Government aid programme attacked over value for money in overseas schemes


The Government's aid programme has been criticised by an independent review after it was found to have short-changed British taxpayers in some overseas projects.

HMRC has been rebuked for not achieving good value for money in its early efforts to help other countries improve their tax collection.

The Department for International Development (DFID) was given an "amber-red" rating by the Independent Commission for Aid Impact's (ICAI) review for its work in helping to crack down on tax avoidance and evasion globally.

In one case highlighted, nearly £1.2 million was spent on training 15 new HMRC UK tax experts so staff could carry training in developing countries.

But just half its planned advisers were deployed.

The report also found that DFID should have done more to consider developing countries' needs and priorities in tackling tax avoidance, and have kept closer tabs on the impact of its work.

The report, UK aid's contribution to tackling tax avoidance and evasion, states: "HMRC's early use of funds was not good value for money."

And it warns that close attention will have to be paid to how other government departments spend the aid budget to ensure it is value for money.

It states: "In the first year of the Capacity Building Unit, £1.17m was spent on training HMRC tax experts for domestic roles in order to release existing staff for deployment abroad. HMRC has never achieved more than half of its planned deployment.

"This highlights a key value for money risk as departments take on new aid delivery roles. It will take time for them to establish the systems, capacity and programmes needed to spend aid effectively in new country contexts.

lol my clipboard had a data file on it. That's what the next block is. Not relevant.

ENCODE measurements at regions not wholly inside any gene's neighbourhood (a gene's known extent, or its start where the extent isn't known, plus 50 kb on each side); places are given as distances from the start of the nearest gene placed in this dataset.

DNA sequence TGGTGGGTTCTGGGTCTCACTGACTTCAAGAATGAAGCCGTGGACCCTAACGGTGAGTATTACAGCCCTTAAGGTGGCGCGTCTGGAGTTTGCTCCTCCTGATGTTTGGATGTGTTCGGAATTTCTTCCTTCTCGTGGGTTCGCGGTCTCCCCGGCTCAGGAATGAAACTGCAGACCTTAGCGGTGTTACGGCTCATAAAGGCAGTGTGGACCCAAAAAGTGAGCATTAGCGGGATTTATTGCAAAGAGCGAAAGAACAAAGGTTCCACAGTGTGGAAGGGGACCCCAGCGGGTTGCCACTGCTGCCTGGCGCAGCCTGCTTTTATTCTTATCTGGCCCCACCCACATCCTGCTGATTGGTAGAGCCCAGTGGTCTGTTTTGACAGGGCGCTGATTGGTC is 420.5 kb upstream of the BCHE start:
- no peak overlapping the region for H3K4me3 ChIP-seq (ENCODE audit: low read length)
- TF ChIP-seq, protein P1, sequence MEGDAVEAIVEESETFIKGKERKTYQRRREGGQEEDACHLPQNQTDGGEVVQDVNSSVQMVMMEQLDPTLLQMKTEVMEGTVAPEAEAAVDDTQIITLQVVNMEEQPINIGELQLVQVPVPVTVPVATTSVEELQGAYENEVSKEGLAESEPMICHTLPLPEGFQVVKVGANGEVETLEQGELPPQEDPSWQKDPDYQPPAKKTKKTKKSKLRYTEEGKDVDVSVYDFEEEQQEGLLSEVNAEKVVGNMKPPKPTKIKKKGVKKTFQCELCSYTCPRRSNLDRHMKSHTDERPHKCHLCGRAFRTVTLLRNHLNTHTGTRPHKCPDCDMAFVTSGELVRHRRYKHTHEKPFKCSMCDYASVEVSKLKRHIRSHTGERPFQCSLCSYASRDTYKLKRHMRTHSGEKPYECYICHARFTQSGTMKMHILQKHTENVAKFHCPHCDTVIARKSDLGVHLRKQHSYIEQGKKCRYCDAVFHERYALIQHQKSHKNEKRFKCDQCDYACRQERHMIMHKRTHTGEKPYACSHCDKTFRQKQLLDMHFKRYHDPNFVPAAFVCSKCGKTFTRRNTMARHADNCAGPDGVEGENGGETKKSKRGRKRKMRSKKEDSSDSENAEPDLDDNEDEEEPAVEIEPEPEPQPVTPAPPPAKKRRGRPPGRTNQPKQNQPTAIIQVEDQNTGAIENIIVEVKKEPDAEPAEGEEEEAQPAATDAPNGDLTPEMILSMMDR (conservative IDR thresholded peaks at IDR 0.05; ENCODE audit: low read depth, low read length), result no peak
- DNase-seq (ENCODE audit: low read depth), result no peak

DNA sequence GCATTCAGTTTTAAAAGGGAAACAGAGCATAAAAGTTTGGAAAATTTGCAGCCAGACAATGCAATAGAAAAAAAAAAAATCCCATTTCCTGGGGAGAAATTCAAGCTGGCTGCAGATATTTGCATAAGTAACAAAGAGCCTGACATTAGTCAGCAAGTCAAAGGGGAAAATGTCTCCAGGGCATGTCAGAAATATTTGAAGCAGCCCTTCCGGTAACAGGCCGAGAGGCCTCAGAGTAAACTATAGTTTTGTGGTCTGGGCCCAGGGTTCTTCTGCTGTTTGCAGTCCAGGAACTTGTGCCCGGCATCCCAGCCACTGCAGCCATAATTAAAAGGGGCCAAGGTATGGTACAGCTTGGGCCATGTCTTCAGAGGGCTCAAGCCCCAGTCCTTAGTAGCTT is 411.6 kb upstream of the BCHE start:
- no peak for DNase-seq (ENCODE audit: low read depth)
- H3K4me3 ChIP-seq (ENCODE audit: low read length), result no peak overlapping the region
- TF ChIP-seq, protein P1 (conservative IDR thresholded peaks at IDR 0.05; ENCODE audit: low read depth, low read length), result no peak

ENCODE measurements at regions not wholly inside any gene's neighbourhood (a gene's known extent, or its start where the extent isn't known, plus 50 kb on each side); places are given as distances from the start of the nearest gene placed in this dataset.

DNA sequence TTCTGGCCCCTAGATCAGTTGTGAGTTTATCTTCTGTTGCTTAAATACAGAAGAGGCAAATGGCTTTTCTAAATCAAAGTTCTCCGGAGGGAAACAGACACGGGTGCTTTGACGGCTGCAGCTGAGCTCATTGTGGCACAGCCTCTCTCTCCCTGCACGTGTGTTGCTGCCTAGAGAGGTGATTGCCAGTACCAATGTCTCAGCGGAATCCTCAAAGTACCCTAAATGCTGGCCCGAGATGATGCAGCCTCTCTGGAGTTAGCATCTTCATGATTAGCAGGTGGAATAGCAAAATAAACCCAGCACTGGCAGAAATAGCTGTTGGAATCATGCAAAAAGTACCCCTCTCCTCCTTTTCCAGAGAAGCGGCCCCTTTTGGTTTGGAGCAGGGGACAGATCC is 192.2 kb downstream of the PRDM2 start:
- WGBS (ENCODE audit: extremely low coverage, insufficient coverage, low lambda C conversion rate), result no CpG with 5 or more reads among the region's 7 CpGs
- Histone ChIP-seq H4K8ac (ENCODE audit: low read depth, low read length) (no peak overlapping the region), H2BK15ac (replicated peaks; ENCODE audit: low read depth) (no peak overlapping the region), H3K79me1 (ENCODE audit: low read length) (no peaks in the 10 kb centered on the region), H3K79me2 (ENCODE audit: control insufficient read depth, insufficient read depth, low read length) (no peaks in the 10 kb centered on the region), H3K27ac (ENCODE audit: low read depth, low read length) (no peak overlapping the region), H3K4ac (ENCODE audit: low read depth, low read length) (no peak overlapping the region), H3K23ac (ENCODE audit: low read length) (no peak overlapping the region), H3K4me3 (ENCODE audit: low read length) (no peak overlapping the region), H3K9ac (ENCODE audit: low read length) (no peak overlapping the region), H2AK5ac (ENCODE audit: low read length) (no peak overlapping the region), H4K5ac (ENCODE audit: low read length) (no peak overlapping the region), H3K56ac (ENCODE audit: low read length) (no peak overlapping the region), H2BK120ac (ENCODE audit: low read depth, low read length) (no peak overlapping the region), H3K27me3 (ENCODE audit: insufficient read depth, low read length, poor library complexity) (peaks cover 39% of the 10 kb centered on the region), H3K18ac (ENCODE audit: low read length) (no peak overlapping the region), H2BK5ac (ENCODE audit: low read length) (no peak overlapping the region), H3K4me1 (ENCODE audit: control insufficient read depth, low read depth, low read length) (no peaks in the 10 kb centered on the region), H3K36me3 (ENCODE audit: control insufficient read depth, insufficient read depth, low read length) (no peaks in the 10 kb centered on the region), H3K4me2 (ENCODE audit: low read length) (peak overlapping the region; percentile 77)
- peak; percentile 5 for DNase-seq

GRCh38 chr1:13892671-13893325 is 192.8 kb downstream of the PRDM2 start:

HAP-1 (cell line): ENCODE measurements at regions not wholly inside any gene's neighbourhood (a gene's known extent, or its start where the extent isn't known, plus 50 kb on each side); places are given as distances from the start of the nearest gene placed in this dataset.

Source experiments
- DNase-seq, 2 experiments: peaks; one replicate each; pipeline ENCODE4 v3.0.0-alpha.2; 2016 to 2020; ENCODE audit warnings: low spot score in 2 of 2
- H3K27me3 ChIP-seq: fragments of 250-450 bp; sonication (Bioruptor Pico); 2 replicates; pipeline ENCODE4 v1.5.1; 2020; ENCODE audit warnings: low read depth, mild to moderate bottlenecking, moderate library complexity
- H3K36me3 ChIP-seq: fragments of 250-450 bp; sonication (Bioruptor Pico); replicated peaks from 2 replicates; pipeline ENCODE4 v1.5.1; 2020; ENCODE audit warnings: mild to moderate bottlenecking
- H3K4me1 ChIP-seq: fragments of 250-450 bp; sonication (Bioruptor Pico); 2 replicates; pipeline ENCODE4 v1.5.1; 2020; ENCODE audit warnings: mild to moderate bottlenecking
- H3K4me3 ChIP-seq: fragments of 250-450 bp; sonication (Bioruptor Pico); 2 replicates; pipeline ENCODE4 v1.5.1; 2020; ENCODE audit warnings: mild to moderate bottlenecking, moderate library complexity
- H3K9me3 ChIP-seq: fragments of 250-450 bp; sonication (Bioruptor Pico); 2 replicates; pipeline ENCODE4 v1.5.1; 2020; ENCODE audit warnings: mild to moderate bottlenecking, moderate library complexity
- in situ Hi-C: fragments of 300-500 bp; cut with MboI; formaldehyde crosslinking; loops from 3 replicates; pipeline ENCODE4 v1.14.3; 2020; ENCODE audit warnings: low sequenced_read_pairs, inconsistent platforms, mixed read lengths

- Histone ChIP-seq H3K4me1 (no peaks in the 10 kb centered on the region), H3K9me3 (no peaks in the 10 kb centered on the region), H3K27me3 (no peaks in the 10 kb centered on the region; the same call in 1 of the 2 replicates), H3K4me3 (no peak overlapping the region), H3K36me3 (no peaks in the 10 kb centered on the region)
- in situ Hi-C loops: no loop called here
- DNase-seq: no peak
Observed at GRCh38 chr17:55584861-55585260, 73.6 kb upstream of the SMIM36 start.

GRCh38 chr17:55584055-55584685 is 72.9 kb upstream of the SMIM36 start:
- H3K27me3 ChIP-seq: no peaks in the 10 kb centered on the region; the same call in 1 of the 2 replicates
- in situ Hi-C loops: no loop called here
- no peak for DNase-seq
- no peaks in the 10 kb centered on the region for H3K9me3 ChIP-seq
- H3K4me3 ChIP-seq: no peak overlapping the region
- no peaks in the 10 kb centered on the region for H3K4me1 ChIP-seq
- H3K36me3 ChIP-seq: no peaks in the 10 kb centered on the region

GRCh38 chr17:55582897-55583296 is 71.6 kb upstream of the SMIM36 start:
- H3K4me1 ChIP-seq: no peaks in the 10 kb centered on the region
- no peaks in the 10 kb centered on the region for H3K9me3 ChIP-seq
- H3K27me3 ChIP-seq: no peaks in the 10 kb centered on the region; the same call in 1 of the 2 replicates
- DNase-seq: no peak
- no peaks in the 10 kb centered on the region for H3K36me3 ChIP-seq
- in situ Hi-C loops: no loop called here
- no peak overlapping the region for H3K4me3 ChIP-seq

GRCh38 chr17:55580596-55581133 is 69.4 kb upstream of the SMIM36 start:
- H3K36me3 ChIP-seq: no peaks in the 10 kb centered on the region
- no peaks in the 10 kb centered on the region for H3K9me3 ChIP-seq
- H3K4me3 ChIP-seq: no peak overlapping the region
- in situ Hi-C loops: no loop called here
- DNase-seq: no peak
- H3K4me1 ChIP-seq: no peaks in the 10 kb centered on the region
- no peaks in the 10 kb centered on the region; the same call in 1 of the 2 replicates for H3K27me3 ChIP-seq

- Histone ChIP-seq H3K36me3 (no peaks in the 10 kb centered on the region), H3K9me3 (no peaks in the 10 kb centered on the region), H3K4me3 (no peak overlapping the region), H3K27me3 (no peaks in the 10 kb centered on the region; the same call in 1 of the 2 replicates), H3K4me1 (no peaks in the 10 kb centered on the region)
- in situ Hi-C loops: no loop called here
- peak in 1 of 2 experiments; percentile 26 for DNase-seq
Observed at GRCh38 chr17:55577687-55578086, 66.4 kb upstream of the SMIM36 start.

"There are also value for money concerns about short-term technical assistance. In our survey and country case studies, national tax authority officials expressed doubts that short-term, one-off missions added much value."

The report found that while DFID had achieved "some positive early results" it had adopted a top down approach and often failed to consult properly with the countries it was working with.

Richard Gledhill, lead ICAI commissioner for the review, said: "DFID, and the UK Government, are committed to driving progress on international tax policy to address global challenges and reduce global poverty.

"But, despite these ambitions, DFID has too often supported a top down approach, which has failed to give developing countries a voice when crucial decisions are being taken."

He warned that some of the new international tax standards drawn up will be difficult for developing countries to actually benefit from.

Charlie Matthews, ActionAid's head of advocacy, said: "This report confirms that UK aid's approach to tackling tax avoidance is incoherent, ineffective and is in danger of failing to deliver for the world's poorest people."

She added: "Instead of standing by as the UK pushes tax reforms designed to meet the needs of rich countries, DFID needs to listen to poorer countries and ensure efforts to reform the global tax system are informed by their needs.

"This report should kick-start a cross-government approach to tackling global poverty and tax avoidance."

A DFID spokeswoman said: "No aid money has been spent on training HMRC tax advisers to work on UK cases.

"The HMRC Capacity Building Unit makes use of existing UK tax advisers to share key learnings on tax evasion and is already providing technical support across nine of the world's poorest countries.

"Providing this advice and maximising tax revenues not only helps alleviate poverty, but also builds robust institutions and tax systems so developing countries can stand on their own two feet."

The DFID spokeswoman added: "Through its presidency of the G8 and through the G20, the UK has pushed forwards an international agenda for tackling global tax evasion.

"As ICAI rightly recognises, DFID has helped developing countries benefit from the new international tax standards and this has been underpinned by effective cross-government collaboration.

"The UK has a strong record of supporting and mentoring developing countries in this field and will continue to do so."